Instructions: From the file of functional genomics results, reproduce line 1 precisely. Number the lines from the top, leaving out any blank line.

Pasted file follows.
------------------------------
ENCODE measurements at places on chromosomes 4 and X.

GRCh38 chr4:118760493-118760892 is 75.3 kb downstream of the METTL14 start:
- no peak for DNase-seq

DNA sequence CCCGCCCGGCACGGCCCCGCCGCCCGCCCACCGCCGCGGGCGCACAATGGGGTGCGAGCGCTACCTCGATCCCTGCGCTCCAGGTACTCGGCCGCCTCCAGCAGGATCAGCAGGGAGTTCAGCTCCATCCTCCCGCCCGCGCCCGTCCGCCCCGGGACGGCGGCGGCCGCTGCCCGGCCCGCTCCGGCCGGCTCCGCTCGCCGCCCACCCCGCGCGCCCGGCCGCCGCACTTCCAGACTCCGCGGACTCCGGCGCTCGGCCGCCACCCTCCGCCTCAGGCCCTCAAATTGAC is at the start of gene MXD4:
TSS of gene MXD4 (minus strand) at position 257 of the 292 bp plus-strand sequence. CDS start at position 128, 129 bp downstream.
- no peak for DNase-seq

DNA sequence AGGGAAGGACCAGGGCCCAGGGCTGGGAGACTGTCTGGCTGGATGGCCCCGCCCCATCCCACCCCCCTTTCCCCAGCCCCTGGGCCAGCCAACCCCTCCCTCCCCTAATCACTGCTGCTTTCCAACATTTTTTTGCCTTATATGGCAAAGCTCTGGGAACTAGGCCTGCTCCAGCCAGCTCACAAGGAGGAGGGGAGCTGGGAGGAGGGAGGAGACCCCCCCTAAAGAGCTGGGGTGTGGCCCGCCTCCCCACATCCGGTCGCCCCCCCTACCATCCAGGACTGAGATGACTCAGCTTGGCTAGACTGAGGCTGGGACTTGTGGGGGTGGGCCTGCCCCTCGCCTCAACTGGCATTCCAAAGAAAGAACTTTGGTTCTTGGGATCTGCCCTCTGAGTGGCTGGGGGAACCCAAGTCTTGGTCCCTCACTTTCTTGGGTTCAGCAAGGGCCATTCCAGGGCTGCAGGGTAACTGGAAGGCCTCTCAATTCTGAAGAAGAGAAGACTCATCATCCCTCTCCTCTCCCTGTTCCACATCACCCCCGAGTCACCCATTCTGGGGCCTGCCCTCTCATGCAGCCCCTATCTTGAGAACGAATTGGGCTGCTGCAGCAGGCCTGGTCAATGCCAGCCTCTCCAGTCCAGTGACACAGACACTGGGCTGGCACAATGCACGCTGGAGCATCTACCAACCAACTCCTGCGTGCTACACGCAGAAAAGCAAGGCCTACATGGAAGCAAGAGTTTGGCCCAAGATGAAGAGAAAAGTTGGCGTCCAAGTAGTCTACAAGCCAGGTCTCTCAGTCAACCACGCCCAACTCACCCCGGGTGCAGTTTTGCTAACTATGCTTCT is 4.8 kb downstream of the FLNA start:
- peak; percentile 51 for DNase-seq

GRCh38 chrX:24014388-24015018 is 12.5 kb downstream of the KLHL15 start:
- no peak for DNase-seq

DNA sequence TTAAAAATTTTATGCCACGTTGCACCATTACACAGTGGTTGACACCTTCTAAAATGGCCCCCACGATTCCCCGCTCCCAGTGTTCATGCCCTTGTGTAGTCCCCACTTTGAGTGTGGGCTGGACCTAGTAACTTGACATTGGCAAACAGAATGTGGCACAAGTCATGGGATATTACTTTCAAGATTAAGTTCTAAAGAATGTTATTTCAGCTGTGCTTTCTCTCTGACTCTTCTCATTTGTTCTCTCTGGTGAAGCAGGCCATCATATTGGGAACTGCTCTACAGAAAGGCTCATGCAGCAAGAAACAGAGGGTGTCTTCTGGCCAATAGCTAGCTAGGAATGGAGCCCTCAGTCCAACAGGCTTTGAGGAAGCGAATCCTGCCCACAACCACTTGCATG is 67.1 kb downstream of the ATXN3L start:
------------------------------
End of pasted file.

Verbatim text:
ENCODE measurements at places on chromosomes 4 and X.